Leadership Advantage: Measuring what matters

February 16, 2021 -  By

Peter Drucker, the father of modern business management, is credited with saying, “What’s measured improves.”

In business, it’s not uncommon to hear the term key performance indicator, or KPI. A key performance indicator is a measurable value that demonstrates how effectively a company is achieving its objectives.

Leading and lagging key performance indicators (Chart: Ken Thomas)

Chart: Ken Thomas

High-level KPIs focus on overall business performance, while lower-level KPIs may focus on divisional results, such as sales, production or finance. KPIs typically can be categorized as either lagging or leading. Lagging KPIs measure performance or actual outputs in the past, such as revenue and profit. Leading KPIs measure expected future performance based on inputs, such as sales pipeline and backlog. Every business needs a basic set of KPIs. Great organizations develop KPI-driven cultures where performance accountability cascades down to the front lines and is measured at all levels from the field up.

KPI versus TMI

The first set of KPIs to identify and master are those associated with selling and producing your products and services. Let’s call these operational KPIs. All operational KPIs are developed around and from a comprehensive operating budget. An organization’s operating budget should drive sales and profitability targets and drive operational actions going forward.

The operating budget itself is a combination of leading indicators that are needed to project revenue, expenses and profit for a period in the future. Leading KPIs are metrics that reveal an organization’s likelihood of meeting its future outputs, including:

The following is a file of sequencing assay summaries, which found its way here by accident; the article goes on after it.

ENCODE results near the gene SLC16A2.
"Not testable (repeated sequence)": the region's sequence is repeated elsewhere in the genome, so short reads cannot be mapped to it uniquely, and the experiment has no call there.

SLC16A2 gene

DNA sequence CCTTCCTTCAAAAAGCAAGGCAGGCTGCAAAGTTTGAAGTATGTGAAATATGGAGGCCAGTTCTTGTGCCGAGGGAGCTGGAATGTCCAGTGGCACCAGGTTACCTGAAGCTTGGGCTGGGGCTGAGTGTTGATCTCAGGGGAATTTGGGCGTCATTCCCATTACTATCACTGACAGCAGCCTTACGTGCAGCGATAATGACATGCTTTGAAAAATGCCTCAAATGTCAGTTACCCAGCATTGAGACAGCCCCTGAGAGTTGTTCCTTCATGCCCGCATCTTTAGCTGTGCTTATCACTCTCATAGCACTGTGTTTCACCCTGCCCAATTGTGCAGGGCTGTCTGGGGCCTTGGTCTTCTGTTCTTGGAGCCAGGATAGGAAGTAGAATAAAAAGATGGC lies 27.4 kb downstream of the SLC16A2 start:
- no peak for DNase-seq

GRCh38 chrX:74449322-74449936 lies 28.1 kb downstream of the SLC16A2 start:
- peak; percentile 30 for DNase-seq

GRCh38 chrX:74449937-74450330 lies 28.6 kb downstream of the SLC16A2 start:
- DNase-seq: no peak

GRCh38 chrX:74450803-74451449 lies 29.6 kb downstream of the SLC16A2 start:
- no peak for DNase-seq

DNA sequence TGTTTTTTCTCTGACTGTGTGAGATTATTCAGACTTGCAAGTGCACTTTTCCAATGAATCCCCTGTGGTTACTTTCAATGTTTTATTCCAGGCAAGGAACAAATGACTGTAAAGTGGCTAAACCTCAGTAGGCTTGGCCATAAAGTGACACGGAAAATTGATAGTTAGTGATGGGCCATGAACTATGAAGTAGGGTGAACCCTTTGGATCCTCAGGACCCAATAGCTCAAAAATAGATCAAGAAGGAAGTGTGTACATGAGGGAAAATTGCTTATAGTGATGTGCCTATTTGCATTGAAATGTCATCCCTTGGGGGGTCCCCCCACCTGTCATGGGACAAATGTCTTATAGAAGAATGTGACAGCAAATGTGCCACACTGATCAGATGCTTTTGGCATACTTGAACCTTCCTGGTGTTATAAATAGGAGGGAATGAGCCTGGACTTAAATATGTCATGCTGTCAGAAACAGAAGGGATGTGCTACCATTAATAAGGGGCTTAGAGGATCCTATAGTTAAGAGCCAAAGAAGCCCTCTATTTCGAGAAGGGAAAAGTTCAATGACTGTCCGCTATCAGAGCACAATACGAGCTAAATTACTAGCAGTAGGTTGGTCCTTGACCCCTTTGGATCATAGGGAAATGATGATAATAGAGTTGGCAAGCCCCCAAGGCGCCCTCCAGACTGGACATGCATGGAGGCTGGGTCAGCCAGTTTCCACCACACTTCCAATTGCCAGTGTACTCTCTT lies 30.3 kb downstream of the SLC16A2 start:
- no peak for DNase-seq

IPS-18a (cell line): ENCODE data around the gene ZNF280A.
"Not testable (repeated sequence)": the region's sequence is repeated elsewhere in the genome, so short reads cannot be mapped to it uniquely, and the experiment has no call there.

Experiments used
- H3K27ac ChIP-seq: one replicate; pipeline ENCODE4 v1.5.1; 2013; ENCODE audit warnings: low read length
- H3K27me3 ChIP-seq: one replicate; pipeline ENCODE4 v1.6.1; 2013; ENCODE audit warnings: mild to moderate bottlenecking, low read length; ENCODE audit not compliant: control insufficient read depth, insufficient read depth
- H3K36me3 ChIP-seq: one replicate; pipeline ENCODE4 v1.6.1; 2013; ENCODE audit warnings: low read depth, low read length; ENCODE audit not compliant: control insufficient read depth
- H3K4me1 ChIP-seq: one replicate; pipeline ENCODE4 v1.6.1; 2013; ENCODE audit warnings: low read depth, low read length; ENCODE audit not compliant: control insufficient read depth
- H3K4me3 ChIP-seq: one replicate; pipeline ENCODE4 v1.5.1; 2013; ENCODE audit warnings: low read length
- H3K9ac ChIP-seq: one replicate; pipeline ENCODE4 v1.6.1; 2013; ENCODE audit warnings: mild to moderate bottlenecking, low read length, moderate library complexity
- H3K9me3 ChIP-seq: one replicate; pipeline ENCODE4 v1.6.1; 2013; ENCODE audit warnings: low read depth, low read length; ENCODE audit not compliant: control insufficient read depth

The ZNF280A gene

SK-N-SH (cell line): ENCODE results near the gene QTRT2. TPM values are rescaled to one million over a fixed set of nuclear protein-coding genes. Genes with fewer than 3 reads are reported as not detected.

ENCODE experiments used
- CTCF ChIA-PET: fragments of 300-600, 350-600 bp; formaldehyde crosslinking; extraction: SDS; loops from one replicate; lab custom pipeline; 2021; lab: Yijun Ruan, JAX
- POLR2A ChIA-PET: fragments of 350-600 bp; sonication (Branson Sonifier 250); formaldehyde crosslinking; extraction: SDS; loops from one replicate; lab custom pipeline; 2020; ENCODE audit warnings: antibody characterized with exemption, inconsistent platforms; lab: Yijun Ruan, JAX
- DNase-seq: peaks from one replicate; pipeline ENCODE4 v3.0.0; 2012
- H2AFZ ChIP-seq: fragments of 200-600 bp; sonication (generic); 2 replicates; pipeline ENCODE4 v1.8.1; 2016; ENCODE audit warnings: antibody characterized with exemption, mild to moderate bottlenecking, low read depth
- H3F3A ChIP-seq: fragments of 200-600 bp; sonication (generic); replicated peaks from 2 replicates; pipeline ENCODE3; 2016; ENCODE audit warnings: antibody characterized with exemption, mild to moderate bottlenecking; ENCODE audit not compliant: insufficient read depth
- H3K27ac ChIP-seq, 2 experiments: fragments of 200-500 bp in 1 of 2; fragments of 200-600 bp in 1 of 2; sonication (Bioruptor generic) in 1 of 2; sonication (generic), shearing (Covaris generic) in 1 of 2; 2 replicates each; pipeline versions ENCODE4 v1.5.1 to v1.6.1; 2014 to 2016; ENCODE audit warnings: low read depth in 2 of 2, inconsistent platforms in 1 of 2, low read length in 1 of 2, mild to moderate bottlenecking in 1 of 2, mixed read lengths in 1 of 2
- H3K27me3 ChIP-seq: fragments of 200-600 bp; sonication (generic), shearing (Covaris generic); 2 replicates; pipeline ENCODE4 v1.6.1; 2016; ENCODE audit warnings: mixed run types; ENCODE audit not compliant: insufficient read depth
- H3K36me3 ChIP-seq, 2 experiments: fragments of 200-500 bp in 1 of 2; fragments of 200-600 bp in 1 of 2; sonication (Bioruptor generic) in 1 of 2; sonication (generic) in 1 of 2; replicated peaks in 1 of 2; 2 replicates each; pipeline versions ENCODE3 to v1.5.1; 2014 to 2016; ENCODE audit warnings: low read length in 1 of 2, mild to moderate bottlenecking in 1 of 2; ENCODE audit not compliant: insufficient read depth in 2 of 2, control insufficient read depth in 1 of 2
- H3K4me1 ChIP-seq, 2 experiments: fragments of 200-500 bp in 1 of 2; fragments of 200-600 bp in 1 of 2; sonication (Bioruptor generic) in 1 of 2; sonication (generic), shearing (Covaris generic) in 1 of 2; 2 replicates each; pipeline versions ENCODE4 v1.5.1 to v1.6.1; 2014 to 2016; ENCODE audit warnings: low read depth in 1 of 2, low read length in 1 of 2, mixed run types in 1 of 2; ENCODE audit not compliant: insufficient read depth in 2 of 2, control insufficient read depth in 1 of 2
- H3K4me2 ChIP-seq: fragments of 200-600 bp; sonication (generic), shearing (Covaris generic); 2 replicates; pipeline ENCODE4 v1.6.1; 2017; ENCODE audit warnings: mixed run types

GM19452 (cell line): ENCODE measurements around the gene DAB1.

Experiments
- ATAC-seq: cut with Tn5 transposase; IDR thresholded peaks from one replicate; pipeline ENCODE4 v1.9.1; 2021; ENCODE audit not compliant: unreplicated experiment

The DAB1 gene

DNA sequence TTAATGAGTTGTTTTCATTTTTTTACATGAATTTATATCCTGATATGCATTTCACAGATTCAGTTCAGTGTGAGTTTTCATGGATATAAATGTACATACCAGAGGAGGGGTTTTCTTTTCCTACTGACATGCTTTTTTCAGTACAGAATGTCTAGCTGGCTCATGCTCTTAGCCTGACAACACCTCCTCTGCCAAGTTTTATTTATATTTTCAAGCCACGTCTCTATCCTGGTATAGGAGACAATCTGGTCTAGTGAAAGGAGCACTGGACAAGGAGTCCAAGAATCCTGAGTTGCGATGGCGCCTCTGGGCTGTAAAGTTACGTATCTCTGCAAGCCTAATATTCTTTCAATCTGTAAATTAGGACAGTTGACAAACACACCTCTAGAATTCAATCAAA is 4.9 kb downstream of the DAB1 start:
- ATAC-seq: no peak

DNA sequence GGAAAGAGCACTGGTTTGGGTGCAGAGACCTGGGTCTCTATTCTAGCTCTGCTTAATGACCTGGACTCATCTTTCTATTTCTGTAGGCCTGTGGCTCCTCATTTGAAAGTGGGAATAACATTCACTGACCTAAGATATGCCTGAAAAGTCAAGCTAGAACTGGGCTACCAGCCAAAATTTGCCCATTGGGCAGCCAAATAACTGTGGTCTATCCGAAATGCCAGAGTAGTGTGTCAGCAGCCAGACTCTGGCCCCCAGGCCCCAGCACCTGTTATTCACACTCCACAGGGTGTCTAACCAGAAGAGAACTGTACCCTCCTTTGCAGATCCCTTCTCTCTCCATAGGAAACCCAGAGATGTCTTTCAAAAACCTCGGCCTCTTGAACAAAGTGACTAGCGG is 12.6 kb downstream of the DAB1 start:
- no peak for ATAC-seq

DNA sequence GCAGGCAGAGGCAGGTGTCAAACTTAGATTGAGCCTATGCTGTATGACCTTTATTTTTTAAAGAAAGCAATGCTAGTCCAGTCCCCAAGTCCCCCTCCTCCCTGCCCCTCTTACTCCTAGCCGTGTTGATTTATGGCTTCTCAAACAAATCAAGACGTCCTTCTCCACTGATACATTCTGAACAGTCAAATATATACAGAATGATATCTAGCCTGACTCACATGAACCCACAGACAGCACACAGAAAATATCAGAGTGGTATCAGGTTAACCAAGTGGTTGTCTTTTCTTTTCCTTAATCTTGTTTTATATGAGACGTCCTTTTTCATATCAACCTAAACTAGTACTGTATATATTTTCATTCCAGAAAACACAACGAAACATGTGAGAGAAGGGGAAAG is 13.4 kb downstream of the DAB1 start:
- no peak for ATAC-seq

• Sales — pipeline reporting and close rate analysis.
  • Revenue — sold work that needs to be performed.
  • Profit — management of expenses in order to control profitability.

Examining leading indicators gives managers visibility into the future. They utilize data to identify future opportunities or challenges that eventually will impact business performance. For instance, production managers can utilize “hours backlog” to prepare for manpower needs and or adjustments. Typically, we need to look ahead on a monthly or quarterly basis.

Lagging KPIs are basically a look back at performance over a specific period. Lagging KPIs typically include:

  • Sales pipeline — new leads, proposals and closings by sales rep.
  • Revenue — work that has been produced and earned in a past period.
  • Profit — actual profitability at the job level and in aggregate for a past period.

The key is to use lagging KPIs to make smarter future decisions.

Effective KPIs tell a story either about the future or the past. Good managers learn to see the story in the numbers and change future inputs to keep the organization on track.

KPI-driven cultures assign accountability for performance down to the people that have the most ability to drive results. Take labor management as an example. An organization that anticipates future manpower needs based on backlogged production hours must ensure the manager developing the schedules and dispatching crews has access to the information and is passing it on to the crews. On the lagging side, the teams need a measure of labor efficiency percentage (budgeted hours divided by actual hours) to look back at actual field level labor performance.

Don’t leave success to chance. Organizations that utilize KPIs effectively are much more likely to reach business goals.

This article is tagged with and posted in Business, February 2021, From the Magazine, Leadership Advantage

About the Author:

Thomas, founder of Envisor Consulting, has owned three of Atlanta’s most successful landscape companies. He is the COO of The Greenery and principal of Envisor Consulting. Reach him at kenthomas@envisorco.com.

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